The S&P 500 stock price index hasn’t been following the script of the bears during the current bull market.
Admittedly, there aren’t too many left, which is something for contrarians to worry about.
When the bears were more numerous and growling more loudly, one of their predictions was that the profit margin would “revert to the mean.”
It usually starts doing so during booms when corporations ramp up spending on labor and capacity expansion faster than revenues, which squeezes margins. Booms are inevitably followed by busts, which is when the profit margin reverts to the mean and falls below it, so that it can revert back up to the mean and surpass it during the inevitable recovery.
So far, this boom-bust narrative hasn’t played out as it did during previous business cycles. Joe and I believe that’s because corporate managements were traumatized by the Trauma of 2008, and have been very conservative ever since. In addition, most of them are facing intense pressures from disruptive technologies that pose existential threats to their business models. No wonder that they might be obsessed with maintaining as high a profit margin as possible. It has been different this time—so far.
Consider the following:
(1) The S&P 500 profit margin rose to 10.8% during Q2, the highest on record. Okay, the record only starts with Q1-1993 (Fig. 1). However, this measure is highly correlated with the ratio of after-tax book profits of all corporations in the US divided by nominal GDP, which are data included in the National Income & Product Accounts (NIPA). By this measure, the profit margin peaked at a record high of 10.8% during Q1-2012, and was down to 9.3% during Q2-2017.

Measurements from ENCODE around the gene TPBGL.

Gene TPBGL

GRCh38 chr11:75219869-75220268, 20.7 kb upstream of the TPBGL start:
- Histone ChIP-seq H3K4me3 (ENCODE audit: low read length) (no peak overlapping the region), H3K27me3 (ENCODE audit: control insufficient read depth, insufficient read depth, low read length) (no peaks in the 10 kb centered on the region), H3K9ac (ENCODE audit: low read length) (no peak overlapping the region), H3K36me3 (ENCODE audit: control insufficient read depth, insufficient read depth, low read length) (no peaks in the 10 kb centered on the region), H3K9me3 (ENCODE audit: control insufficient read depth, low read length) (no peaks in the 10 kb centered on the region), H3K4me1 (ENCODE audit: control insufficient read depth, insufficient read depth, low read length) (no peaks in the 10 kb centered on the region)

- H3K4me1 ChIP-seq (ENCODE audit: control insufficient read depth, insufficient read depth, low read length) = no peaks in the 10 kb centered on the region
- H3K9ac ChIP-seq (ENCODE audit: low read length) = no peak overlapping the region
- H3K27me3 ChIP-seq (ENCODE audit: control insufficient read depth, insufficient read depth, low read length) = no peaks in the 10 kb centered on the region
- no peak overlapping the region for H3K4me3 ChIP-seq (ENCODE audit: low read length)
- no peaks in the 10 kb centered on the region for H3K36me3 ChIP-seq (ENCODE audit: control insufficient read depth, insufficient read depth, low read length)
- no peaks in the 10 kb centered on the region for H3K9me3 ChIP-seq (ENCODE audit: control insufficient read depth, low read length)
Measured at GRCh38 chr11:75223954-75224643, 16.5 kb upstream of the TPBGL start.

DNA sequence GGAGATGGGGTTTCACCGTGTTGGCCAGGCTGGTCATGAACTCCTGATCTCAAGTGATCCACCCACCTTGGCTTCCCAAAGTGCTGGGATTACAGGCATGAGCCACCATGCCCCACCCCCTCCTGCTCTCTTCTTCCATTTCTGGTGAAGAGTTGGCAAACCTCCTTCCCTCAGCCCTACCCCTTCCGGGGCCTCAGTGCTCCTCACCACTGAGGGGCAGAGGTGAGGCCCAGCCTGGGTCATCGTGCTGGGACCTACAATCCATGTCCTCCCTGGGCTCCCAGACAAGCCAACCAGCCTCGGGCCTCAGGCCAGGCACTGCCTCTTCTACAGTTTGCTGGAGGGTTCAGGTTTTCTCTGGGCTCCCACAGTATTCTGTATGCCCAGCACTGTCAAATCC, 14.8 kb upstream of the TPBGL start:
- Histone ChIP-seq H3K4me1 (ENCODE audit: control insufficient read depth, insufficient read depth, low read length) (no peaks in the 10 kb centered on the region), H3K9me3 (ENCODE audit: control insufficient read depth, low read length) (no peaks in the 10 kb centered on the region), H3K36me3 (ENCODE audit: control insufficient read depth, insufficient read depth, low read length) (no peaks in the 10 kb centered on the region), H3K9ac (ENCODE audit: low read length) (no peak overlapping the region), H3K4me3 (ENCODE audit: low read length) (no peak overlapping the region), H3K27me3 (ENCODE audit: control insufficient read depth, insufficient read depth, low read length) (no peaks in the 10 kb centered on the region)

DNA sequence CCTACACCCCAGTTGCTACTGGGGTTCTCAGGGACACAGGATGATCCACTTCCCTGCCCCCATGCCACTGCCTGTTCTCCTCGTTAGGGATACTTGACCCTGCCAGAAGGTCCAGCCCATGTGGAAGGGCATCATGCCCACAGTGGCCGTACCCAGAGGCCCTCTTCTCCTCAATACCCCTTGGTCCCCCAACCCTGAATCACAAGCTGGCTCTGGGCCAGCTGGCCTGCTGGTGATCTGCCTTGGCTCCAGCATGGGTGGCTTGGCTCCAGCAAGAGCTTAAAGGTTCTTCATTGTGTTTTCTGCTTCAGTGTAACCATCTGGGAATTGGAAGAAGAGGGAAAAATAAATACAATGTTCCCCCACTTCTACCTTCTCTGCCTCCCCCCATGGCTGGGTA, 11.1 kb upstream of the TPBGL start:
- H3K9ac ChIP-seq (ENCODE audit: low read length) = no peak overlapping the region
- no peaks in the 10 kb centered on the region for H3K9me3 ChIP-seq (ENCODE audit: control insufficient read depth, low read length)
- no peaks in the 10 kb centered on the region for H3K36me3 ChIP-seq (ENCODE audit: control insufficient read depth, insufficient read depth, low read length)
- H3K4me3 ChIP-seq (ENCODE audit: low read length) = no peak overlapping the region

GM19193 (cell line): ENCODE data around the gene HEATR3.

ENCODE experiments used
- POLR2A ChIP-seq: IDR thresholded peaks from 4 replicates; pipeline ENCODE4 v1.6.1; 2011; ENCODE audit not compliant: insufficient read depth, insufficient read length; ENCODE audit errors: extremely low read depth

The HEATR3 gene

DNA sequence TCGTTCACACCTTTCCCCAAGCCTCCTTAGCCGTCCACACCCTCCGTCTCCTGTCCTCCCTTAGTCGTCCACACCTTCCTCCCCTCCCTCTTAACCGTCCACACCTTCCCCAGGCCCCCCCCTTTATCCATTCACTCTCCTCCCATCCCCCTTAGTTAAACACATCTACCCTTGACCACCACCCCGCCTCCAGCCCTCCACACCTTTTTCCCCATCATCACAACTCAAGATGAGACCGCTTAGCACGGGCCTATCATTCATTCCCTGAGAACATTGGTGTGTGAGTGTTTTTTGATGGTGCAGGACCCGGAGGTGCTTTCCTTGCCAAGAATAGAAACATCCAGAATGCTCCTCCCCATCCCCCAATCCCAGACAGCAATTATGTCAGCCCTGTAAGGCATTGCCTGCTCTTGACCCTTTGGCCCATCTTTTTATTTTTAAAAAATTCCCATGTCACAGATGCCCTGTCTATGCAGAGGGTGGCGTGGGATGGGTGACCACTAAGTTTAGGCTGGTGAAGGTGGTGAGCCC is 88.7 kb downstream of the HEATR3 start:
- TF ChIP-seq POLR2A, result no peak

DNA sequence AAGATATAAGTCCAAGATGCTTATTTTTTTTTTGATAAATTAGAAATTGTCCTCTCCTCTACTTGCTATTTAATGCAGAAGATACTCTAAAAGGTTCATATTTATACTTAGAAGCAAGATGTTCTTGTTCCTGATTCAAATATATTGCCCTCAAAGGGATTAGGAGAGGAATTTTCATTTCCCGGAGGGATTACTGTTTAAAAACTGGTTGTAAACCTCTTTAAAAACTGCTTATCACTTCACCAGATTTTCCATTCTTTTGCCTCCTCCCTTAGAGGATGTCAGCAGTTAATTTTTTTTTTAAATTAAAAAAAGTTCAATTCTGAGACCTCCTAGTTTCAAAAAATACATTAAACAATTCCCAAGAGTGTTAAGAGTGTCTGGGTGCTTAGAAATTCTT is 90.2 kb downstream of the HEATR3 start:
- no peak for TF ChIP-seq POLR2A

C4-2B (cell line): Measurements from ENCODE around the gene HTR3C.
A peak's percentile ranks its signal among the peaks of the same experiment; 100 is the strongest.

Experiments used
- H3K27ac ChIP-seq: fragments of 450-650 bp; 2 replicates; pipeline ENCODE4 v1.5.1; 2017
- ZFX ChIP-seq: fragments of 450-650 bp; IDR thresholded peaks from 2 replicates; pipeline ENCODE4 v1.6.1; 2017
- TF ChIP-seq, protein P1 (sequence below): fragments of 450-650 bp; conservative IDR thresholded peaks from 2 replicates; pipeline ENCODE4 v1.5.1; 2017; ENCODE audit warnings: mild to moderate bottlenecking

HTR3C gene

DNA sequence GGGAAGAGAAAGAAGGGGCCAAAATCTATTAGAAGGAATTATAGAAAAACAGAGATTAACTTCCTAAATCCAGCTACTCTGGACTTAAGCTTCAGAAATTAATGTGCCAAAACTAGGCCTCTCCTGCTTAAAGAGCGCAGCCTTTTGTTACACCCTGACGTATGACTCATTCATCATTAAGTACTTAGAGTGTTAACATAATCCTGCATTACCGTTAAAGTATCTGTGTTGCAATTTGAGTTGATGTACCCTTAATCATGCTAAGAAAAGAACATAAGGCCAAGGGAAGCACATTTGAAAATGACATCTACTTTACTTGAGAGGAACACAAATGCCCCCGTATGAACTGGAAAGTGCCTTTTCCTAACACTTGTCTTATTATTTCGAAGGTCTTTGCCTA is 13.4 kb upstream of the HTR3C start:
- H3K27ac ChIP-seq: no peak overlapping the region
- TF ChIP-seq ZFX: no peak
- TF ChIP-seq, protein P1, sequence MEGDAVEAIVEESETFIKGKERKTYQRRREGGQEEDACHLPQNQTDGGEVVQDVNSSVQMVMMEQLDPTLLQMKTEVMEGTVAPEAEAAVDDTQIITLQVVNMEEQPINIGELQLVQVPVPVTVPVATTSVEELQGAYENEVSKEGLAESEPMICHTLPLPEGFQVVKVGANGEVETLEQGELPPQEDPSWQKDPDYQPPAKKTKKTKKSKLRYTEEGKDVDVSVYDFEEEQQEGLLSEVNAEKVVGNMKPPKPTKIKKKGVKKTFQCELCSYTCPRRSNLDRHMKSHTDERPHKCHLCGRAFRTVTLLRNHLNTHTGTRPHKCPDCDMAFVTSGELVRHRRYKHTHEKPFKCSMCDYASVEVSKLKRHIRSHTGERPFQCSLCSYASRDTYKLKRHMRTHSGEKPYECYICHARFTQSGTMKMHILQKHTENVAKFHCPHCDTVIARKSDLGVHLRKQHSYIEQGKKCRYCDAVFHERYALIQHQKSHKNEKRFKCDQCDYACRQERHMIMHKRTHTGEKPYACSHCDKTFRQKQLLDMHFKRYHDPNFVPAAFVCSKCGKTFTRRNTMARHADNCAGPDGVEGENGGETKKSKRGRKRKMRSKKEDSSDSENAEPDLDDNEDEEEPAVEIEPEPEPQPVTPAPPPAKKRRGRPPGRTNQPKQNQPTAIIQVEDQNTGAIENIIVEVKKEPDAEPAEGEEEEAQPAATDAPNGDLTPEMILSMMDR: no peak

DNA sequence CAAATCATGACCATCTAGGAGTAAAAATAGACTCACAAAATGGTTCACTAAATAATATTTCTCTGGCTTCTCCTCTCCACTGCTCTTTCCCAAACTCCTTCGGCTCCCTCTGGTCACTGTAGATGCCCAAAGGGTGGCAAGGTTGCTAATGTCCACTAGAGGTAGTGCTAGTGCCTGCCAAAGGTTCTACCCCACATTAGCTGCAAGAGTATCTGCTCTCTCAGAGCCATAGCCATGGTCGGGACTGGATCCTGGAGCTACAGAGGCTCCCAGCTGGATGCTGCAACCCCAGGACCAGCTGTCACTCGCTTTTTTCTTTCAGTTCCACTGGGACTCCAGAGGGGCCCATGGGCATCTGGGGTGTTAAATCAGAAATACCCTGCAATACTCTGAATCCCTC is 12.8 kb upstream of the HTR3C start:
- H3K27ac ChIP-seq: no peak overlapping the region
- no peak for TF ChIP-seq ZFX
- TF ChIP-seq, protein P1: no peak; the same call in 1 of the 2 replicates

Nevertheless, it remains well above almost all previous cyclical peaks. Besides, we put more weight on the S&P 500 profit margin because that’s a key variable in determining the profitability of the widely followed S&P 500 index.
(2) The NIPA profit margin that we just related to the S&P 500 profit margin has tended to peak during the booms at the tail ends of business cycles. Debbie and I have found that these peaks, which marked the beginning of the margin reverting to the mean, coincided with business costs rising rapidly relative to GDP (Fig. 2).
(3) Business costs are compensation of employees plus private nonresidential fixed investment spending as measured in the NIPA (Fig. 3 and Fig. 4). The sum of the two as a percentage of GDP fell to a cyclical low of 64.0% during Q1-2010, which was the lowest reading since Q1-1955. It was back up to 66.0% during Q2-2017, which remains below the previous four cyclical troughs!
Dr. Ed Yardeni is the President of Yardeni Research, Inc., a provider of independent global investment strategy research.
© 2022 Newsmax Finance. All rights reserved.